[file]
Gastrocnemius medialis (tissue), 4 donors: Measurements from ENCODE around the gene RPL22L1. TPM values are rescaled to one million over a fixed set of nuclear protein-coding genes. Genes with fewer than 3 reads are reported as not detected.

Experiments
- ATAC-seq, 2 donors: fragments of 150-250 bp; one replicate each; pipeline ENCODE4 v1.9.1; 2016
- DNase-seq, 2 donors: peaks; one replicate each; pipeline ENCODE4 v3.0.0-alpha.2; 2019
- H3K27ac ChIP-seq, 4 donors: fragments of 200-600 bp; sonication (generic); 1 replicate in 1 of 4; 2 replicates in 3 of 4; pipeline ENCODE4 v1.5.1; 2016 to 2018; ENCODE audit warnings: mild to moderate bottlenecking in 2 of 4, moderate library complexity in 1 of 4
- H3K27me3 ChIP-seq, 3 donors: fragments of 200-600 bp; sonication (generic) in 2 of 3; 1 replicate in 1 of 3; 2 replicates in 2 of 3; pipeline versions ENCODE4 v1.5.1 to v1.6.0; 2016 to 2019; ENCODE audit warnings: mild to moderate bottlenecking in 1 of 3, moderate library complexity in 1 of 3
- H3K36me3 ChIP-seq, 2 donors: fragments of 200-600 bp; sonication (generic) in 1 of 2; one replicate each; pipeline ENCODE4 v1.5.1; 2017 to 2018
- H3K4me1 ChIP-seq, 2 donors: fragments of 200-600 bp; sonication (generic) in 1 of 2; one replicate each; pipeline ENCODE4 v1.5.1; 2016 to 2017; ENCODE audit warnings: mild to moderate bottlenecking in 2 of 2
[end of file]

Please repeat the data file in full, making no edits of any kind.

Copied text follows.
Gastrocnemius medialis (tissue), 4 donors: Measurements from ENCODE around the gene RPL22L1. TPM values are rescaled to one million over a fixed set of nuclear protein-coding genes. Genes with fewer than 3 reads are reported as not detected.

Experiments
- ATAC-seq, 2 donors: fragments of 150-250 bp; one replicate each; pipeline ENCODE4 v1.9.1; 2016
- DNase-seq, 2 donors: peaks; one replicate each; pipeline ENCODE4 v3.0.0-alpha.2; 2019
- H3K27ac ChIP-seq, 4 donors: fragments of 200-600 bp; sonication (generic); 1 replicate in 1 of 4; 2 replicates in 3 of 4; pipeline ENCODE4 v1.5.1; 2016 to 2018; ENCODE audit warnings: mild to moderate bottlenecking in 2 of 4, moderate library complexity in 1 of 4
- H3K27me3 ChIP-seq, 3 donors: fragments of 200-600 bp; sonication (generic) in 2 of 3; 1 replicate in 1 of 3; 2 replicates in 2 of 3; pipeline versions ENCODE4 v1.5.1 to v1.6.0; 2016 to 2019; ENCODE audit warnings: mild to moderate bottlenecking in 1 of 3, moderate library complexity in 1 of 3
- H3K36me3 ChIP-seq, 2 donors: fragments of 200-600 bp; sonication (generic) in 1 of 2; one replicate each; pipeline ENCODE4 v1.5.1; 2017 to 2018
- H3K4me1 ChIP-seq, 2 donors: fragments of 200-600 bp; sonication (generic) in 1 of 2; one replicate each; pipeline ENCODE4 v1.5.1; 2016 to 2017; ENCODE audit warnings: mild to moderate bottlenecking in 2 of 2